By Douglas J. Manning, Partner, Certified Specialist in Family Law

There has been some press coverage over the past couple of months about Brad Pitt and Angelina Jolie’s marital breakup and their fight about the children.  However, the amount of coverage has been far less than in a lot of Hollywood divorce cases.

Why is this?

While there have been hints in the gossip media about differences in parenting styles and priorities and the possibility of infidelities (one or more),  statements coming from both parties suggest that they want to make the emotional health and wellbeing of their children the number one priority of the split up process.  They have decided to use an alternative to the public legal system to settle their differences.  Brad, Angelina and their lawyers decided to use a “private court” process so that they can keep control of the process and avoid the sensationalism that often accompanies these Hollywood breakups.

A private court is the same as using an arbitrator to assist disputing parties in resolving their differences.  The process is private in that there are no public court filings (except perhaps the documents that start the divorce and the documents that resolve the issues – but this is not necessary in all cases).

The parties get to choose their “judge” or arbitrator.  If the matter involves sensitive child development issues related to the children’s attachment to each parent or one or more children’s special developmental disabilities, then the parties can select a judge with considerable experience with these topics.  Conversely, if the separation involves complicated financial issues, then the parties and their lawyers can agree on a judge/arbitrator who is comfortable in dealing with these sorts of issues.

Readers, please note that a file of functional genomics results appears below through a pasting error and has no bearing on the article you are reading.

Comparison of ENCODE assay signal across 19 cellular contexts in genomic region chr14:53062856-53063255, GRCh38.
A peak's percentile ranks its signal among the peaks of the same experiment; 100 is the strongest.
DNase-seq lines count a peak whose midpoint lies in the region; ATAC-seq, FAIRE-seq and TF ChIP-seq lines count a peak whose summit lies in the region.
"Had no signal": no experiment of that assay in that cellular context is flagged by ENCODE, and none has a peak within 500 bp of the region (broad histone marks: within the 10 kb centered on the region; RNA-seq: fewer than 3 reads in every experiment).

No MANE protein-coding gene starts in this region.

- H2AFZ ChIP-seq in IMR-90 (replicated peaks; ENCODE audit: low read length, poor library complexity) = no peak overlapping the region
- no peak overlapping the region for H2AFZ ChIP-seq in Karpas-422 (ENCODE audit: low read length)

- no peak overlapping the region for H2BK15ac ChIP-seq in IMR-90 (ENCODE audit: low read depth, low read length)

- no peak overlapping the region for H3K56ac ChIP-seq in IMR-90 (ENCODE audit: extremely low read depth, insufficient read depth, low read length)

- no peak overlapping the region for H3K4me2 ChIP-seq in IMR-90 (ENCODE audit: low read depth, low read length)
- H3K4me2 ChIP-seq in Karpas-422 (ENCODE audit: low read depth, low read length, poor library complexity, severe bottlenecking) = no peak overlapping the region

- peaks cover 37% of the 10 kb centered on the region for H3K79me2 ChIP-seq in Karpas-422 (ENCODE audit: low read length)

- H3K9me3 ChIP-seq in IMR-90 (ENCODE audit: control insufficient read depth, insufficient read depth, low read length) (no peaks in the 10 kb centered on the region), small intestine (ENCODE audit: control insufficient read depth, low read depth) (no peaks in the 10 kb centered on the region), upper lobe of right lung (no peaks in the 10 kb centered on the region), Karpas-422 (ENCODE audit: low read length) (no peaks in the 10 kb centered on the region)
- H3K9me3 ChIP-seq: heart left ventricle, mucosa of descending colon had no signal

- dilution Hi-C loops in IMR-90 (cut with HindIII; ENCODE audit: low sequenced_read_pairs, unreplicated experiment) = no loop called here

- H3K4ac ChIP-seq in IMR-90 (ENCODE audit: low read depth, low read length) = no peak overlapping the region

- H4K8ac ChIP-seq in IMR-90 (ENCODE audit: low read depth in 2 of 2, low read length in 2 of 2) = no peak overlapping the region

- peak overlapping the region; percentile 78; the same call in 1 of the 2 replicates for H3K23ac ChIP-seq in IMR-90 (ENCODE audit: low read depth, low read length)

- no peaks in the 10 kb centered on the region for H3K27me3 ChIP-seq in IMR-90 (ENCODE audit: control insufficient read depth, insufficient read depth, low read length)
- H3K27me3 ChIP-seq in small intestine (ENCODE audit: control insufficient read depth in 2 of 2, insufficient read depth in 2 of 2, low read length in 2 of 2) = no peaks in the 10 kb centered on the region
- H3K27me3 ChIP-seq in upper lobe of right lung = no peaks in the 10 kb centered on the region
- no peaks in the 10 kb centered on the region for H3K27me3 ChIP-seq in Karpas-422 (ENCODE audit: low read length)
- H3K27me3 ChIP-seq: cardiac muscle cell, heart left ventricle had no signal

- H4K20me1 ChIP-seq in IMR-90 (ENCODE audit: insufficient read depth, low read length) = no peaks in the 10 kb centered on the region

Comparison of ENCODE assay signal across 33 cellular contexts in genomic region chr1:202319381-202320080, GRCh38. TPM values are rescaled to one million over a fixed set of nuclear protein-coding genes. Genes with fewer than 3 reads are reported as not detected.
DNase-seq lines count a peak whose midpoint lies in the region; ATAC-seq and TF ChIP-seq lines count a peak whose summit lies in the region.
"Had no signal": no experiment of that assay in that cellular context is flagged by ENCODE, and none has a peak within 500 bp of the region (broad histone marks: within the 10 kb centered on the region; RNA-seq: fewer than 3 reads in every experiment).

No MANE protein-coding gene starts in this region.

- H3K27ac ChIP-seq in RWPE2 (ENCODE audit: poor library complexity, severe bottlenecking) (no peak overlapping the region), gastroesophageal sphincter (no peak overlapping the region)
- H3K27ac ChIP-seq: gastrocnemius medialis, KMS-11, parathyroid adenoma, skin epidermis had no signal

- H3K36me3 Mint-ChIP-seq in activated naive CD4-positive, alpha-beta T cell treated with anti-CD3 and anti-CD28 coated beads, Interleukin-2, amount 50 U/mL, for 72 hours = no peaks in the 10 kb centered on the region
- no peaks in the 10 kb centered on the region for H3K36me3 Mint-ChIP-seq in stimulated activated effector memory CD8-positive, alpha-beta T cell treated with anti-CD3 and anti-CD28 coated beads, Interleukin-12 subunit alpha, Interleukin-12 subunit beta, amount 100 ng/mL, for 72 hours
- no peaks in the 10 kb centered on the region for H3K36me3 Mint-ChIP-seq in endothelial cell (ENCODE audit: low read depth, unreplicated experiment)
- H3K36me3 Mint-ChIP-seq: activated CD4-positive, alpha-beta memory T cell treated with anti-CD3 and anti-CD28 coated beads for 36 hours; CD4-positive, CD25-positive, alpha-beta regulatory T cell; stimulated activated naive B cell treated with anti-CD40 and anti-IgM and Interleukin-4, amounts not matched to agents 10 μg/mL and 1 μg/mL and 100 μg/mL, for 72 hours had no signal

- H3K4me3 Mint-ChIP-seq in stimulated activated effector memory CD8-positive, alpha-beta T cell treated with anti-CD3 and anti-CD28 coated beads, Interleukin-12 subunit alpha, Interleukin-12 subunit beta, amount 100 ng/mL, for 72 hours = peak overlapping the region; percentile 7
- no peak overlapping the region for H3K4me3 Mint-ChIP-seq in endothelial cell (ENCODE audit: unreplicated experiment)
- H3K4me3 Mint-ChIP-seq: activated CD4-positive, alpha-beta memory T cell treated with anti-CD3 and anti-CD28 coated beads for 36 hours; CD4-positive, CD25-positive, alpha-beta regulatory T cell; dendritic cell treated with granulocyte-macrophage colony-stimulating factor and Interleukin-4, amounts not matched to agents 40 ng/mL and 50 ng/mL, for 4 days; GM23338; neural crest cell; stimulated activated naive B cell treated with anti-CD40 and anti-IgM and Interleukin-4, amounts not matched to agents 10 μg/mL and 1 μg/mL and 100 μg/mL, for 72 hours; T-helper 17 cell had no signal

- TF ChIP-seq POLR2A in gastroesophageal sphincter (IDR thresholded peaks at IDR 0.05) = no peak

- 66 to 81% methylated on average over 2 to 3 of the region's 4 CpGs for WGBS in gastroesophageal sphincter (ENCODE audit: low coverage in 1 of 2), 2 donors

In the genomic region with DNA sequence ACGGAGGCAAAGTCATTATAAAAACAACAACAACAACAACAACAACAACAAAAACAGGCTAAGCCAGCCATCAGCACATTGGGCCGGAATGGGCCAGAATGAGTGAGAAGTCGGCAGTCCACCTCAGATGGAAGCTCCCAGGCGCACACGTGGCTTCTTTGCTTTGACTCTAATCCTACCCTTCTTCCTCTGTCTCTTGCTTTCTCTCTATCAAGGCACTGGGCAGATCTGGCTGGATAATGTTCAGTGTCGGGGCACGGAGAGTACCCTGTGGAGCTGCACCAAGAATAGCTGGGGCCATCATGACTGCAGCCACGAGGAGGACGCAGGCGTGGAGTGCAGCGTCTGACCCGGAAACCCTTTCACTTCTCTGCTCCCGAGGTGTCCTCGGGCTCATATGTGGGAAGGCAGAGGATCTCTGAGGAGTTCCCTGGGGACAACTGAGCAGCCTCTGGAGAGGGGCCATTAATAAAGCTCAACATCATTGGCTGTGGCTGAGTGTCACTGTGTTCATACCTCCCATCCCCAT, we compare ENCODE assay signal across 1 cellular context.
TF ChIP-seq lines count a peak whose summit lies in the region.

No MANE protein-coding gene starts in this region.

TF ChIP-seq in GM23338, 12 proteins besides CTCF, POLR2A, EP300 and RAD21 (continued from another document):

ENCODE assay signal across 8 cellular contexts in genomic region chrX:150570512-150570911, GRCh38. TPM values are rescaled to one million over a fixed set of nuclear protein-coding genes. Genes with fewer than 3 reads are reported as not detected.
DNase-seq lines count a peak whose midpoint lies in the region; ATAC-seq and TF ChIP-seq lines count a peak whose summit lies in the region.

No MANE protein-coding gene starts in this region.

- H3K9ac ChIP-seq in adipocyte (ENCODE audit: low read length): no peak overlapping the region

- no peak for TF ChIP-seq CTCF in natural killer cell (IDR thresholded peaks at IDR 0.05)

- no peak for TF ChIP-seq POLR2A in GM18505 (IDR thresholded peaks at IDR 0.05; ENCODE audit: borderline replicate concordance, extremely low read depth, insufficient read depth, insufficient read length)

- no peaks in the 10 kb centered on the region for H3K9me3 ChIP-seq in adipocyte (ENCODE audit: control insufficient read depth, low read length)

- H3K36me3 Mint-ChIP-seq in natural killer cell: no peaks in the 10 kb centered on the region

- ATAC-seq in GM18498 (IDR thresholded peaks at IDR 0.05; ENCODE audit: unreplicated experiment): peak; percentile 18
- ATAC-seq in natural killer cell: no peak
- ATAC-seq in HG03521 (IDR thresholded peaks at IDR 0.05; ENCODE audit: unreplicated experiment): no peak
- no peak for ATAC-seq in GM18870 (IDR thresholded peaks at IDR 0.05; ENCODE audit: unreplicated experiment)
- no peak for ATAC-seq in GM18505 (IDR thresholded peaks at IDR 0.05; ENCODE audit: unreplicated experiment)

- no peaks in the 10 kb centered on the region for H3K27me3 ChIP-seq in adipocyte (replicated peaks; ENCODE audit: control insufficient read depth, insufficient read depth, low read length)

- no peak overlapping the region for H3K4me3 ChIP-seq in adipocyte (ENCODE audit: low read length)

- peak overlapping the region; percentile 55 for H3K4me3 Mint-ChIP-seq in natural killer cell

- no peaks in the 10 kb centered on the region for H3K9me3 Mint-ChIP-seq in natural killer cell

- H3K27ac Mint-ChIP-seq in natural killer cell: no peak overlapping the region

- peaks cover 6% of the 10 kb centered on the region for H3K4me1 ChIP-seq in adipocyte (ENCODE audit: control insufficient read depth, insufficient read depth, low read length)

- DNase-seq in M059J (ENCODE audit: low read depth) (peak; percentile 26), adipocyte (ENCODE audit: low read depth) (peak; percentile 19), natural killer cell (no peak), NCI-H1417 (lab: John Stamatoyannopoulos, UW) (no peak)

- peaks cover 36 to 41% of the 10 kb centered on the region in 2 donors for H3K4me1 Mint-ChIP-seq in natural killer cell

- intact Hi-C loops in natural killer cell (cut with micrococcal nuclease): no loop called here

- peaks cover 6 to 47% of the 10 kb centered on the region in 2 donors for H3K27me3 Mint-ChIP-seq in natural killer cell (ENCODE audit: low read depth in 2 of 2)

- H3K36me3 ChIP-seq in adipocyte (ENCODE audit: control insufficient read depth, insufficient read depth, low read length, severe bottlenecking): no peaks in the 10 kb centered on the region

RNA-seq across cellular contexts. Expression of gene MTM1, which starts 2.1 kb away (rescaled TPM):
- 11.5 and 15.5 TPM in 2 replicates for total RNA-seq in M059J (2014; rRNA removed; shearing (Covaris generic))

The “trial” can proceed in much the same way as a public trial does. The parties can call witnesses who will give evidence and be cross-examined by the lawyers.  Also, the parties can agree to retain the services of experts – such as child psychologists (if the issues involved complicated children’s issues) or certified business valuators (if the issues are financial).  But none of this becomes public and the parties sign a non-disclosure agreement.

Readers may be now thinking – but this “private” court process is just for the rich or famous.  Not true.  The private court or arbitration process can be used to avoid some of the costly and time consuming steps that are required in the public court process.  Also, using your own, private process means that you can schedule the steps in your case as quickly as is necessary to meet your needs for a quick, or not-so-quick, resolution.  You are not handcuffed by the public system that sets the calendar for when judges are available and when cases will be heard.

So before starting down the road of going to the public court system to resolve your family law issues, speak with your lawyer about the advantages and disadvantages of using arbitration or a “private” court process.